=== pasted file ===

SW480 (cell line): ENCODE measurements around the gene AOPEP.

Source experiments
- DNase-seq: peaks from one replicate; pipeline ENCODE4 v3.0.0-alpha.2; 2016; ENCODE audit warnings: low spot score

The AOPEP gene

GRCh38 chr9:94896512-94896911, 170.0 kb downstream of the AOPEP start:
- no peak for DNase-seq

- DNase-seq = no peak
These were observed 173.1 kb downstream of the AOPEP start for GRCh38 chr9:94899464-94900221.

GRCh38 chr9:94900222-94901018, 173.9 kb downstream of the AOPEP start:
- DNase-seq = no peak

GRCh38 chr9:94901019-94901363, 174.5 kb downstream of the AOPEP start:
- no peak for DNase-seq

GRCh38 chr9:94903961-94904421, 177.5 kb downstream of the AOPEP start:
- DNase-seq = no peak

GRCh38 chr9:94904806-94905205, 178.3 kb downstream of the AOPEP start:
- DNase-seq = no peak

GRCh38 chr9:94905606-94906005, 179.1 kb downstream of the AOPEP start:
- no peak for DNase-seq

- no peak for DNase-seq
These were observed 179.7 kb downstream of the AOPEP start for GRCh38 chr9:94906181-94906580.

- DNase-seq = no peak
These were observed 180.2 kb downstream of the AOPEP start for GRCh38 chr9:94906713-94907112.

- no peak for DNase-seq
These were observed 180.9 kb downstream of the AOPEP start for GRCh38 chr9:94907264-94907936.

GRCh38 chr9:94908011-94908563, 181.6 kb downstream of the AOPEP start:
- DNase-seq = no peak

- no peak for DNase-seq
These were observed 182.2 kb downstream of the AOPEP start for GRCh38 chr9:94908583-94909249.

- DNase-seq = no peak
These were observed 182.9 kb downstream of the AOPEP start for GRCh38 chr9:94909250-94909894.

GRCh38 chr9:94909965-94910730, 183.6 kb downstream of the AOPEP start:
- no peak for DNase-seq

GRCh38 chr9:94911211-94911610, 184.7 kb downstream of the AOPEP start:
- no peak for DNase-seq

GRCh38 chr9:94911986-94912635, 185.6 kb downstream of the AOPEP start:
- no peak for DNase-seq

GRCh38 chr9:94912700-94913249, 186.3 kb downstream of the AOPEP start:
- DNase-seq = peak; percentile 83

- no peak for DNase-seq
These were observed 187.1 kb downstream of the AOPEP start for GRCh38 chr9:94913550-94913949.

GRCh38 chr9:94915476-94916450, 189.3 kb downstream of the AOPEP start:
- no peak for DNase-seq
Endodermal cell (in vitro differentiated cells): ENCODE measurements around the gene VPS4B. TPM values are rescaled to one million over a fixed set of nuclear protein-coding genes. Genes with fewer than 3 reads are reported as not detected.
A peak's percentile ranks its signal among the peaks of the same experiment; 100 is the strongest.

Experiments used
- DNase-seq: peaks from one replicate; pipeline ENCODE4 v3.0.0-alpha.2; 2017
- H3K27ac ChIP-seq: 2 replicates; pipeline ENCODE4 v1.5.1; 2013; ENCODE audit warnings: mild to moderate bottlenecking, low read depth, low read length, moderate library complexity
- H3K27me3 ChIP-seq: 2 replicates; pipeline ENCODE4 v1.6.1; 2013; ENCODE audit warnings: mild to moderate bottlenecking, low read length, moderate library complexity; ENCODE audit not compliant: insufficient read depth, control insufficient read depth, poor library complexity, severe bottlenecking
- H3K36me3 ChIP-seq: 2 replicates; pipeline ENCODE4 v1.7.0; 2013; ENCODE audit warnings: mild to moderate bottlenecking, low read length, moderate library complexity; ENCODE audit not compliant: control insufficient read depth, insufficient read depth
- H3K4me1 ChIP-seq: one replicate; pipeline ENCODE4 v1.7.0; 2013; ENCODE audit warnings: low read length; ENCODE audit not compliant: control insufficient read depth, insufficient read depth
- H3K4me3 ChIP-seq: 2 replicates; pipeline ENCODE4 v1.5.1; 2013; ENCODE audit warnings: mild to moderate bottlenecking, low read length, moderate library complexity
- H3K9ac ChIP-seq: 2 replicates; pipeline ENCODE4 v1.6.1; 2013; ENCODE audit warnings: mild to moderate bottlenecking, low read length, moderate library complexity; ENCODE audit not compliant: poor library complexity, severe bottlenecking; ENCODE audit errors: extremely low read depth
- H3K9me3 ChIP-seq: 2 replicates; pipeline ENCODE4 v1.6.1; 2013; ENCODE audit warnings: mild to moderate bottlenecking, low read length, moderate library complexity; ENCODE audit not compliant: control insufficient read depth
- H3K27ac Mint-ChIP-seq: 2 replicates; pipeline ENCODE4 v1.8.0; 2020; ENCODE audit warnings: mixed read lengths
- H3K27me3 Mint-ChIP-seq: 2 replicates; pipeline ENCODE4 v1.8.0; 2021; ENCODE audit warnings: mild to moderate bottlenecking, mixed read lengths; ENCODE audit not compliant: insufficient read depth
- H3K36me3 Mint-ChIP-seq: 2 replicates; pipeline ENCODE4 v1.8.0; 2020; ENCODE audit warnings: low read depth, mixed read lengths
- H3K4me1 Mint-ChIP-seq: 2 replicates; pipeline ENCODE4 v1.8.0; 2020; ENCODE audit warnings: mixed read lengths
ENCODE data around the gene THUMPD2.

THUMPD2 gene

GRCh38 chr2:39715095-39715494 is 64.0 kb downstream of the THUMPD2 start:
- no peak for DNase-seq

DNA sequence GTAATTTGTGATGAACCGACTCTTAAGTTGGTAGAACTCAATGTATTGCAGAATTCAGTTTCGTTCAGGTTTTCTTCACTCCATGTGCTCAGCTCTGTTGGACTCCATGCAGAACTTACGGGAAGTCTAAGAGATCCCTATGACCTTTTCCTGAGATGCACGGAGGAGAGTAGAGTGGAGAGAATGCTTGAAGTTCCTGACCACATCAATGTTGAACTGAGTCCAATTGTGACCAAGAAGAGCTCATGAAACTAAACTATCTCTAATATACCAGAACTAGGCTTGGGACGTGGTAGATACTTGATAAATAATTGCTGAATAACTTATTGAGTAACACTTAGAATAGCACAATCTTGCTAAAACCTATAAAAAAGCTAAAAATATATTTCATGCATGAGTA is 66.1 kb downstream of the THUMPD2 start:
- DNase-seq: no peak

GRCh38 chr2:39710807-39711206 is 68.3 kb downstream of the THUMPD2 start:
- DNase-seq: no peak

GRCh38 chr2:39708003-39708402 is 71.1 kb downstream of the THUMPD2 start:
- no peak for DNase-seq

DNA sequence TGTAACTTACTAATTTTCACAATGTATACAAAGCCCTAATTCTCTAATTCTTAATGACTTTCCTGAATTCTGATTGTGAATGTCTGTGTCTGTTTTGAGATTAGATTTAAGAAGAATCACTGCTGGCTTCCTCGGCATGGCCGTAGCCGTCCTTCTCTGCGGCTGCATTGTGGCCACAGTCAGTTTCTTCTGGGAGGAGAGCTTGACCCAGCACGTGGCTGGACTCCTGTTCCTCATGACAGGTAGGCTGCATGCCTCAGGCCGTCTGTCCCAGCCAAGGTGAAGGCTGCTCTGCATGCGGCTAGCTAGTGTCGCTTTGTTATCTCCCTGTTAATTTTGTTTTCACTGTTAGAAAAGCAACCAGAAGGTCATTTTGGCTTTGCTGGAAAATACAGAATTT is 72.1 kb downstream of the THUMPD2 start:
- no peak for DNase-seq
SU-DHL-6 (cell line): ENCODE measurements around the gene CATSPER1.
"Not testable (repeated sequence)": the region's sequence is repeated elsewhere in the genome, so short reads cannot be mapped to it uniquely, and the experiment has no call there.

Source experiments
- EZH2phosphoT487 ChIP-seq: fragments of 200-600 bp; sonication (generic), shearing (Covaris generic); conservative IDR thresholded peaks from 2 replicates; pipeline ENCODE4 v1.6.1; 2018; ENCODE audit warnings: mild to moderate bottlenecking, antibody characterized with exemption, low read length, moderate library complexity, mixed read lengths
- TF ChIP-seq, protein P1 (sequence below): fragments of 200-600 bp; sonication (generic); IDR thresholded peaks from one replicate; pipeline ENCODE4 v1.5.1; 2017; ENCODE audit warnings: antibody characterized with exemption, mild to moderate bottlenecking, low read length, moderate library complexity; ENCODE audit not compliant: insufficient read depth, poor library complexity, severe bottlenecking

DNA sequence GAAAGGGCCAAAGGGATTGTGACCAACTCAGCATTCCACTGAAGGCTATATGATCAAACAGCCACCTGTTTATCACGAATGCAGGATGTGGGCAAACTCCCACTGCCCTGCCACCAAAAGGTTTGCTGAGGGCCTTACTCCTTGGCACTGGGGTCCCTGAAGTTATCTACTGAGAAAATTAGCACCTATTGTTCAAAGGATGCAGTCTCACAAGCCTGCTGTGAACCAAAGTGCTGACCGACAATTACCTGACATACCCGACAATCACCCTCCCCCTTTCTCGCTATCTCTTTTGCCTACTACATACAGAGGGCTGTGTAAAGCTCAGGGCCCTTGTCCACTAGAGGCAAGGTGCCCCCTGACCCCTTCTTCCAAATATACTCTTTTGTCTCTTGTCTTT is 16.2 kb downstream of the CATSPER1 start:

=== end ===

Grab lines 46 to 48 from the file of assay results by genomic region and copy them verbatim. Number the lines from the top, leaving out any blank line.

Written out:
- DNase-seq: peaks from one replicate; pipeline ENCODE4 v3.0.0-alpha.2; 2017
- H3K27ac ChIP-seq: 2 replicates; pipeline ENCODE4 v1.5.1; 2013; ENCODE audit warnings: mild to moderate bottlenecking, low read depth, low read length, moderate library complexity
- H3K27me3 ChIP-seq: 2 replicates; pipeline ENCODE4 v1.6.1; 2013; ENCODE audit warnings: mild to moderate bottlenecking, low read length, moderate library complexity; ENCODE audit not compliant: insufficient read depth, control insufficient read depth, poor library complexity, severe bottlenecking